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Corporate Social Responsibility Evolves Triple Fold

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Corporate Social Responsibility Evolves Triple Fold

Social responsibility and business ethics are often regarding as the same concepts. However, the social responsibility movement is but one aspect of the overall discipline of business ethics. The social responsibility movement arose particularly during the 1960s with increased public consciousness about the role of business in helping to cultivate and maintain highly ethical practices in society and particularly in the natural environment.

Back in 1978, 198 companies, the majority of them with more than 10,000 employees and worldwide sales of more than $5 billion were asked by Milton Friedman the importance of Corporate Social Responsibility. Among the key findings:

* Two-thirds say corporate citizenship and sustainability issues are of growing importance for their businesses.

* despite this growth, a significant majority (59 percent) don't have an active strategy for developing new business opportunities that arise from meeting Corporate Social Responsibility needs.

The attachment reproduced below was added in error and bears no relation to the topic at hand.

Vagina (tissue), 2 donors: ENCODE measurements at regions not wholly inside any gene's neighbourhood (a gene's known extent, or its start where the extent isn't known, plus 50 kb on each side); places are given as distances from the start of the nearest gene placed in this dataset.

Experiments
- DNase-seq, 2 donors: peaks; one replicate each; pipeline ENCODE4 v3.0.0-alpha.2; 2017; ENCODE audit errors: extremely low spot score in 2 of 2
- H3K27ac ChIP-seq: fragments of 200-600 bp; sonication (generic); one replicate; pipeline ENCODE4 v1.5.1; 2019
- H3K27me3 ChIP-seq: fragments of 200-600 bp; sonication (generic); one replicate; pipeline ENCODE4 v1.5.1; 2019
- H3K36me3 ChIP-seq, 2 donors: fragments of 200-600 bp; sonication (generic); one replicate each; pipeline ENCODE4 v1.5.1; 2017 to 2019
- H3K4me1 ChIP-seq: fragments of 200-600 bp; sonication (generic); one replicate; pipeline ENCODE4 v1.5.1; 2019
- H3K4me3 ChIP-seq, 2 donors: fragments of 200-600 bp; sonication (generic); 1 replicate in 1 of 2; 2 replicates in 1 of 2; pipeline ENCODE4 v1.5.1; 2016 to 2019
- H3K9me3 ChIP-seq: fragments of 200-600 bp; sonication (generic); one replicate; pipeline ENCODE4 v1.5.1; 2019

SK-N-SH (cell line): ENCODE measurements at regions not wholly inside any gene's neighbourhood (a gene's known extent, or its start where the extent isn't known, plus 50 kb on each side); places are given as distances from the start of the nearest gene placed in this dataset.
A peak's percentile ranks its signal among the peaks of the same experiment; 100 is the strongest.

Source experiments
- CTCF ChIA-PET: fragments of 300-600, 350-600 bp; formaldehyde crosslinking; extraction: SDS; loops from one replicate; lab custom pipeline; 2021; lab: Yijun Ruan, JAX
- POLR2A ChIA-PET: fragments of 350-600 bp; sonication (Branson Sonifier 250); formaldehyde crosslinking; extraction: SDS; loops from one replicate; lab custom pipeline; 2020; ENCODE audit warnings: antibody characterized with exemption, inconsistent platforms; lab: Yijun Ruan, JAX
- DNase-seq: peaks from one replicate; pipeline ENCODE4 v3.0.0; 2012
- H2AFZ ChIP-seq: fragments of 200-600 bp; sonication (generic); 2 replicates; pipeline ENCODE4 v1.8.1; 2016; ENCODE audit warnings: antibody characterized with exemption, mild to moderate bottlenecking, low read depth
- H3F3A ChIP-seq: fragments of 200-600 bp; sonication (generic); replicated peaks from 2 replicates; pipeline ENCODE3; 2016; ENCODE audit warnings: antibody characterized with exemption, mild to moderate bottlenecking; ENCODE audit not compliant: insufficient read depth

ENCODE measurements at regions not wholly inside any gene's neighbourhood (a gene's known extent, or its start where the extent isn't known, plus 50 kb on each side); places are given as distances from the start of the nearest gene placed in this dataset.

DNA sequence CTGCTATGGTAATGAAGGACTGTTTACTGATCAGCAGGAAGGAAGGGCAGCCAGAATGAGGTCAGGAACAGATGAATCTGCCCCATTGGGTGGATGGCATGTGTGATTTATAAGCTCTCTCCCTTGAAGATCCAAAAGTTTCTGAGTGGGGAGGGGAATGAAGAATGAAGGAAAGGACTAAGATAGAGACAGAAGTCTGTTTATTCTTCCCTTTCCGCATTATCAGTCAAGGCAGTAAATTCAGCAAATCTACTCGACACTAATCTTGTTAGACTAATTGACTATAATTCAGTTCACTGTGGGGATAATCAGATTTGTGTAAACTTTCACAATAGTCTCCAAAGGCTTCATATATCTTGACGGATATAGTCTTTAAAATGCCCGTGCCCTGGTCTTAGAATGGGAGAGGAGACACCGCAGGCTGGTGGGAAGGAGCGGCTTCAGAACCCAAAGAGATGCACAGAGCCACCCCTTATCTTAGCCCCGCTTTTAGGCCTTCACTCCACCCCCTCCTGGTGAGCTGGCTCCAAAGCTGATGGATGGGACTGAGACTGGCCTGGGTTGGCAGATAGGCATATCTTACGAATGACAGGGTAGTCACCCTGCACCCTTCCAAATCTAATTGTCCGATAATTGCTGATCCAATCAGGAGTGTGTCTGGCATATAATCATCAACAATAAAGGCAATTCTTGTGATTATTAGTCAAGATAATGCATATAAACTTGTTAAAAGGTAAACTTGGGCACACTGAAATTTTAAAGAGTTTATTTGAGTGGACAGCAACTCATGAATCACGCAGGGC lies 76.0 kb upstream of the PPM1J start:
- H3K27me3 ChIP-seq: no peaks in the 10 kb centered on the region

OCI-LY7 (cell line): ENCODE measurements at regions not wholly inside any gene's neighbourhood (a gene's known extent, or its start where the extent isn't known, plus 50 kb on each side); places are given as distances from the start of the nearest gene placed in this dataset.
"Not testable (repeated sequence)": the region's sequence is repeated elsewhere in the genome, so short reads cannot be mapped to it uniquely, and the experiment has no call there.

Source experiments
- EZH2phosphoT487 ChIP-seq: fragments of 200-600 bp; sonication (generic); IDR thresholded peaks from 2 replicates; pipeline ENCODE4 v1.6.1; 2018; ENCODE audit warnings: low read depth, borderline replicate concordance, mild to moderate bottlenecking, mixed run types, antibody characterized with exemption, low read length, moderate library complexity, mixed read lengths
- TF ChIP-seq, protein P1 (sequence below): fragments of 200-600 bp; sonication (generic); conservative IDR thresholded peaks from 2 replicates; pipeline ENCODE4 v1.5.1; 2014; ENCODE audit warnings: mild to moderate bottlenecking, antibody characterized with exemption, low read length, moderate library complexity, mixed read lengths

* a solid majority (62 percent) have formal programs to manage their Corporate Social Responsibility practice. Another 35 percent without formal programs conduct regular reviews of these activities.

* most companies--71 percent--report publicly on Corporate Social Responsibility.

* Boards of directors are routinely engaged in corporate citizenship and sustainability activities at almost half of responding companies. Only 11 percent say there is no board review on these issues.

The progress was always slow compared to the scope and urgency of some of our planet's social and environmental ills.

So the debate continues unabated: What, exactly, is businesses' responsibility? To make profits? To "do well by doing good to people"? Shouldn't the planet be considered? A simple, universally accepted answer is unlikely. The good news is that in the nearly four decades since Milton Friedman elevated the question, the conversation has become robust. And there is clear support for the idea that companies can operate in a way that strengthens their various stakeholders and still provide solid, sustainable returns for their shareholders. Critics should never forget that corporations are in existence for profit

The phrase "the triple bottom line" was first coined in 1994 by John Elkington. His argument was that companies should be preparing three different (and quite separate) bottom lines. One is the traditional measure of corporate profit--the "bottom line" of the profit and loss account. The second is the bottom line of a company's "people account"--a measure in some shape or form of how socially responsible an organization has been throughout its operations. The third is the bottom line of the company's "planet"



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